We all have a preferred route to get to our destination. Talking of which, to enhance the enjoyment of your property, you may contemplate installing a pool. Perhaps, you’ve even Googled inground pools Rhode Island – assuming it’s the route you have in mind.
Well, in-ground and above-ground pools are quite popular these days. But inground pools have a special allure to them – they spell luxury, relaxation, and fun. That said, an above-ground pool also offers a few advantages, including being more affordable and easier to install.
Maybe you’re caught in the middle, trying to decide which of the two options is ideal. Or, you may want the best of both worlds while saving some bucks per splash. The solution: install your above-ground pool in the ground. Is it feasible? Yes, but, to pull off such a feat, you must take specific precautions. First, though…
Why Sink an Above-Ground Pool?
Many people choose to sink their above-ground pools for aesthetic reasons. Most above-ground pools have higher walls, giving the illusion that the pool is much larger. Sinking such a pool in the ground decreases the height of the walls, giving it a grounded look and feel. So, what considerations should you make when installing your above-ground pool in the ground? Here are a few:
- The Hole’s Dimensions
You’ll need to dig a hole big enough for the entire pool. The pool’s walls should be at least 2 feet underground, implying the cavity should be at least 4 to 6 feet deep. While at it, make the hole wide enough, so the pool’s walls don’t collapse when backfilling.
Usually, pool installers construct above-ground pools on-site. As such, if the hole has the exact dimensions of the pool, the crew won’t have enough room to work on your pool, especially its outer sides. Hence, leave at least 2 feet around the pool for easy access and assembly of various components.
- The Base
Is the base of the hole large enough? When digging a hole, a contractor often starts off right, with accurate measurements and all. But, as the hole deepens, the diameter tends to decrease, meaning the base may not be wide enough. This is not ideal for an inground pool.
The hole should have a large, flat surface at its bottom for a level foundation. If the base isn’t level or if it’s too small, you may need to excavate further and make adjustments accordingly.
Before you sink your pool in the ground, level the area and create a firm base. The best way to do this is to use gravel. After excavation, fill the bottom with at least 6 inches of gravel. Use a level to ensure the gravel is evenly distributed, and compact it using a tamper. After creating a firm base, you can install your pool. But first, check the manufacturer’s instructions on how to do so.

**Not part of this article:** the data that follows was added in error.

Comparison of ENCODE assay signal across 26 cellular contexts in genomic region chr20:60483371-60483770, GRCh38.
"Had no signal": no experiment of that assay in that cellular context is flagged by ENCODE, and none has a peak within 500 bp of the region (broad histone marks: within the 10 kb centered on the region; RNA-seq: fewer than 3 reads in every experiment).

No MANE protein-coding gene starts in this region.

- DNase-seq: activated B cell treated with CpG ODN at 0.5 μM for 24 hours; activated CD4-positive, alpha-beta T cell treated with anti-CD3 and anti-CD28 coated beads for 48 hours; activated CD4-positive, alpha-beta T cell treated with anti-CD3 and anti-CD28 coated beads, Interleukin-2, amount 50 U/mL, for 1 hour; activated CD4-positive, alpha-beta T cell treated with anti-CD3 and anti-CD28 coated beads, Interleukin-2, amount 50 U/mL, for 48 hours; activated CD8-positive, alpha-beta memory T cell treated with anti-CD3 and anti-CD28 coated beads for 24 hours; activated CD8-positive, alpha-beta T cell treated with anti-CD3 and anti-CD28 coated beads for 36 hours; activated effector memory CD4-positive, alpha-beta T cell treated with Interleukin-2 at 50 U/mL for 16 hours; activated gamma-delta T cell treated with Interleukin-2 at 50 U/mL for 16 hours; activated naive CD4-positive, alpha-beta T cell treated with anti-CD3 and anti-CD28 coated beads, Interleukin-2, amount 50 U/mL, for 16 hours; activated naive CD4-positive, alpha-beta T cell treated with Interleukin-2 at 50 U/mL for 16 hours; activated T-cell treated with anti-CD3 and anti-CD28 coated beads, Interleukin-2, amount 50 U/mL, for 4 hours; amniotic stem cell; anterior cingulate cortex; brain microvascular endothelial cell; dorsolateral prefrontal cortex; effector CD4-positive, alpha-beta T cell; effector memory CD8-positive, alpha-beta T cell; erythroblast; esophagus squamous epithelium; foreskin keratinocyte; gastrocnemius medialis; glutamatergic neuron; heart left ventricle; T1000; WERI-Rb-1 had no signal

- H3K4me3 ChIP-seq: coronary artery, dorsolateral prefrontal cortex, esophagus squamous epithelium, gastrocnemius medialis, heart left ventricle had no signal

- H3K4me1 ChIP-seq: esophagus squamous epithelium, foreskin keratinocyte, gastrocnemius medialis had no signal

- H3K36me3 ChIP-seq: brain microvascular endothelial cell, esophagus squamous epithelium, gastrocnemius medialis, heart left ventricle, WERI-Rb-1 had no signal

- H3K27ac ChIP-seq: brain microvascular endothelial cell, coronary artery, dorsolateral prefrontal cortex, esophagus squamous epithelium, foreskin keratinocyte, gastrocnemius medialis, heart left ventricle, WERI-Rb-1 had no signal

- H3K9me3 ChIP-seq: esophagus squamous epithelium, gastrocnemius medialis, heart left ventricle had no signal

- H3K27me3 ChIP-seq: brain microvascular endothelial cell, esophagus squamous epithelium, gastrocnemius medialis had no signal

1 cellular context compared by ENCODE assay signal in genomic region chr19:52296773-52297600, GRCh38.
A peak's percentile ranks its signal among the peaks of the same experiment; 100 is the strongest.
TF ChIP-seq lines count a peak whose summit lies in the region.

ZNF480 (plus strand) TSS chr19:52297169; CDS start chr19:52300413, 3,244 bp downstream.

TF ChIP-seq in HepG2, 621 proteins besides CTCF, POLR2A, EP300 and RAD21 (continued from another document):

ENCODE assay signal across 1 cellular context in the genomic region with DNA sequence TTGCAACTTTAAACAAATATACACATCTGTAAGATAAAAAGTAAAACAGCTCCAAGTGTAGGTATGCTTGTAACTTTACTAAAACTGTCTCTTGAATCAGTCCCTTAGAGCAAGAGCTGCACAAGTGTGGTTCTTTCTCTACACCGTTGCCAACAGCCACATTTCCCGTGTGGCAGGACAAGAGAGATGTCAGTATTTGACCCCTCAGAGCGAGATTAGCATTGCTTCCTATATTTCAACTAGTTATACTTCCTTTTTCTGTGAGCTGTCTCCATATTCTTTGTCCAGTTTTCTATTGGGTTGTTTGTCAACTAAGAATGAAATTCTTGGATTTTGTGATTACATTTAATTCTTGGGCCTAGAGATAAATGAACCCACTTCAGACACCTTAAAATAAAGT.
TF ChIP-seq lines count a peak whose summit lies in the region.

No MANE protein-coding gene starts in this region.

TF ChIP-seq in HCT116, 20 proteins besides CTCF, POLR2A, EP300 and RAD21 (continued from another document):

After installation, allow the pool to fill with water before backfilling the hole with excavated soil. Most above-ground pools don’t handle outside pressure too well when empty. As such, backfilling yours while it’s empty may cause its structure to collapse.
Also, the excavated soil should have a sandy texture for proper drainage – it should also be devoid of large rocks or roots. Plus, ensure to compact the soil as you backfill to avoid settling in the future.
- Safety and Zoning
You must adhere to strict safety standards and codes when installing your pool. But since an above-ground pool is often not as deep, some of these requirements may not apply. Nevertheless, take safety precautions when sinking your pool into the ground. For instance, invest in a gate to surround the pool and prevent unauthorized access, especially by children.
Also, if you have underground power lines or other utilities near the excavation site, consult with a professional to avoid any accidents. It’s also advisable to check with your local building department to understand the zoning regulations you must follow when installing your pool.
When sinking an above-ground pool in the ground, remember to waterproof it to prevent water seepage and rusting of metallic components, especially the walls and frame. Waterproofing is even more critical if your pool is in an area with a high water table. In such a case, you may have to install a submersible pump to remove groundwater that may seep into the hole.
Above-ground pools aren’t intended to be installed below grade. So, if you’re considering doing so, check the warranty before buying or installing the pool. Most manufacturers won’t honor warranties for pools installed in-ground since it voids the terms.
Generally, you can install an above-ground pool on the ground, provided you take the necessary precautions and follow the manufacturer’s instructions to avoid accidents or property damage. Then, you can enjoy the in-ground pool experience without breaking the bank. Now, does that sound like a route you’d like to take? We’ll let you decide.